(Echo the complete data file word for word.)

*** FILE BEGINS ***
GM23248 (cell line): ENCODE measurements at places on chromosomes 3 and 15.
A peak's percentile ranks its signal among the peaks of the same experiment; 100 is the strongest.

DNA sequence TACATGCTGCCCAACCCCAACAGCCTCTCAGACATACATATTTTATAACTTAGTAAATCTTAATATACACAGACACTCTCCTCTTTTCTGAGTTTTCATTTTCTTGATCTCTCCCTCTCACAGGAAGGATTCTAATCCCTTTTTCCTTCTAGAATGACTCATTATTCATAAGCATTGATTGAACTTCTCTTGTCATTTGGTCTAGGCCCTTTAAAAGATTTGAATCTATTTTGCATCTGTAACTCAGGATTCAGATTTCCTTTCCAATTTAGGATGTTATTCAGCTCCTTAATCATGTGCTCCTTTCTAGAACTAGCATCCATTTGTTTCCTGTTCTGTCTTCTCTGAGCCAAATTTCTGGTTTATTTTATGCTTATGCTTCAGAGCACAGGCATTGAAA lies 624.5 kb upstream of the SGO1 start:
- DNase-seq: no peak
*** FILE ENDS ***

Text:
GM23248 (cell line): ENCODE measurements at places on chromosomes 3 and 15.
A peak's percentile ranks its signal among the peaks of the same experiment; 100 is the strongest.

DNA sequence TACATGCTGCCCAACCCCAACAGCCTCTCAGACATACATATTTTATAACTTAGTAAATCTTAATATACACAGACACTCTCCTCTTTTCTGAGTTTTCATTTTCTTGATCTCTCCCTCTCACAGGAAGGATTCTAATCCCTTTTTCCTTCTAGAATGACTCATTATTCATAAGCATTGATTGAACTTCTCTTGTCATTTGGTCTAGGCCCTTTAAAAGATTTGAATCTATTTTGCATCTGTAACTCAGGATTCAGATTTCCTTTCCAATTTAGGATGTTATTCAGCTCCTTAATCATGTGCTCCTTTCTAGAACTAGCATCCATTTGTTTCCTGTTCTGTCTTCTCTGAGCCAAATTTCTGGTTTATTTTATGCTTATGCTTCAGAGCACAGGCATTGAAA lies 624.5 kb upstream of the SGO1 start:
- DNase-seq: no peak